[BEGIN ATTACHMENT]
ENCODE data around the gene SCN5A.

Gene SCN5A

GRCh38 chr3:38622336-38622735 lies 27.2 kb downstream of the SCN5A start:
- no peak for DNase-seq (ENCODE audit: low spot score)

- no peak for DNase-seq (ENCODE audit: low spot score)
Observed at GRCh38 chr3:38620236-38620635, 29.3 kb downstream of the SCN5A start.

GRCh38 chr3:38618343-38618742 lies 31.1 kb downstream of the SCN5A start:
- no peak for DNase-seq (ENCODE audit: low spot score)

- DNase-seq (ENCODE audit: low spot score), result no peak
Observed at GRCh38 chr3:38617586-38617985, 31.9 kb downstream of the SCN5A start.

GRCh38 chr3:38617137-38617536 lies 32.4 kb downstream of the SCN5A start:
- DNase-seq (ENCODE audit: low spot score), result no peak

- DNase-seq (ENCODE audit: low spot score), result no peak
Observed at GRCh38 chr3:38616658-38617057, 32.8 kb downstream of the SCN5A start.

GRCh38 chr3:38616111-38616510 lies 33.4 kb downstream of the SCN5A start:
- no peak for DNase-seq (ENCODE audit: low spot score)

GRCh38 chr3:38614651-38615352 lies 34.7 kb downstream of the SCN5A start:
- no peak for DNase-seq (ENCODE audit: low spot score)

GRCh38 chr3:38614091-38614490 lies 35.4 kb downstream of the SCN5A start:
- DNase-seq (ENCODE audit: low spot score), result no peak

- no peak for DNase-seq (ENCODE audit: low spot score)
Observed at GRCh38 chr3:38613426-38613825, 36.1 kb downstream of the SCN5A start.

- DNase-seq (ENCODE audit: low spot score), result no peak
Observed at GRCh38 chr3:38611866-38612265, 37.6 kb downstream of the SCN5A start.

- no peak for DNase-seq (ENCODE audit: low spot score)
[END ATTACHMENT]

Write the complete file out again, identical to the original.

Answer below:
ENCODE data around the gene SCN5A.

Gene SCN5A

GRCh38 chr3:38622336-38622735 lies 27.2 kb downstream of the SCN5A start:
- no peak for DNase-seq (ENCODE audit: low spot score)

- no peak for DNase-seq (ENCODE audit: low spot score)
Observed at GRCh38 chr3:38620236-38620635, 29.3 kb downstream of the SCN5A start.

GRCh38 chr3:38618343-38618742 lies 31.1 kb downstream of the SCN5A start:
- no peak for DNase-seq (ENCODE audit: low spot score)

- DNase-seq (ENCODE audit: low spot score), result no peak
Observed at GRCh38 chr3:38617586-38617985, 31.9 kb downstream of the SCN5A start.

GRCh38 chr3:38617137-38617536 lies 32.4 kb downstream of the SCN5A start:
- DNase-seq (ENCODE audit: low spot score), result no peak

- DNase-seq (ENCODE audit: low spot score), result no peak
Observed at GRCh38 chr3:38616658-38617057, 32.8 kb downstream of the SCN5A start.

GRCh38 chr3:38616111-38616510 lies 33.4 kb downstream of the SCN5A start:
- no peak for DNase-seq (ENCODE audit: low spot score)

GRCh38 chr3:38614651-38615352 lies 34.7 kb downstream of the SCN5A start:
- no peak for DNase-seq (ENCODE audit: low spot score)

GRCh38 chr3:38614091-38614490 lies 35.4 kb downstream of the SCN5A start:
- DNase-seq (ENCODE audit: low spot score), result no peak

- no peak for DNase-seq (ENCODE audit: low spot score)
Observed at GRCh38 chr3:38613426-38613825, 36.1 kb downstream of the SCN5A start.

- DNase-seq (ENCODE audit: low spot score), result no peak
Observed at GRCh38 chr3:38611866-38612265, 37.6 kb downstream of the SCN5A start.

- no peak for DNase-seq (ENCODE audit: low spot score)